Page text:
Note: practices should integrate the received electronic health record promptly within the 8-day permitted window.  If not integrated, the previous practice will automatically be notified at the end of day 8 that the file has not been integrated and that a paper copy of the electronic record should be printed to send with the paper record (Lloyd George envelope) to the new practice.

  • reductions in administrative time and costs for the receiving practices with the removal of the need to scan and store the incoming patient records
  • improvements from the messaging itself – for example, understanding the management information and how that improves the patient transfer and error messages helping practices ensure ease of processing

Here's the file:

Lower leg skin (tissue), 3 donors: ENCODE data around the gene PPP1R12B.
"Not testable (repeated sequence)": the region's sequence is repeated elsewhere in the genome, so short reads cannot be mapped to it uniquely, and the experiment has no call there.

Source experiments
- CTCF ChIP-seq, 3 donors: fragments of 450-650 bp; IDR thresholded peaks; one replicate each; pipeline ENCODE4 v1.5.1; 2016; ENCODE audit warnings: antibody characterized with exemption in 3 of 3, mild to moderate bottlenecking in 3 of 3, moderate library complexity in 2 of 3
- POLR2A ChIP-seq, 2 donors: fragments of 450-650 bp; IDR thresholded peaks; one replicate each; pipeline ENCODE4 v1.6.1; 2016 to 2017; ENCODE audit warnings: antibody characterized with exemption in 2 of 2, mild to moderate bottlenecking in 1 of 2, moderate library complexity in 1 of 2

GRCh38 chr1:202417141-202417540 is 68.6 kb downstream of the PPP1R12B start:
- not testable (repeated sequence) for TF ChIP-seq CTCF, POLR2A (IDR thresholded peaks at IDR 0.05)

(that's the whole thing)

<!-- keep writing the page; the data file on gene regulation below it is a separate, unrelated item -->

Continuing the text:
How does it work?

GP2GP has undergone a number of technical developments since its first introduction in 2007.  Initial versions of GP2GP had limitations, caused in part by the use of different clinical systems, when it came to patient record size, number of attachments and permitted file types.

As the GP2GP record transfer programme has developed, these problems have been addressed and the current version, version 2.2, introduced in 2015, increases the number of digital patient record transfers from an old GP practice to a new one, and brings common sense improvements like reducing paper printing for patients that leave.

The three-stage process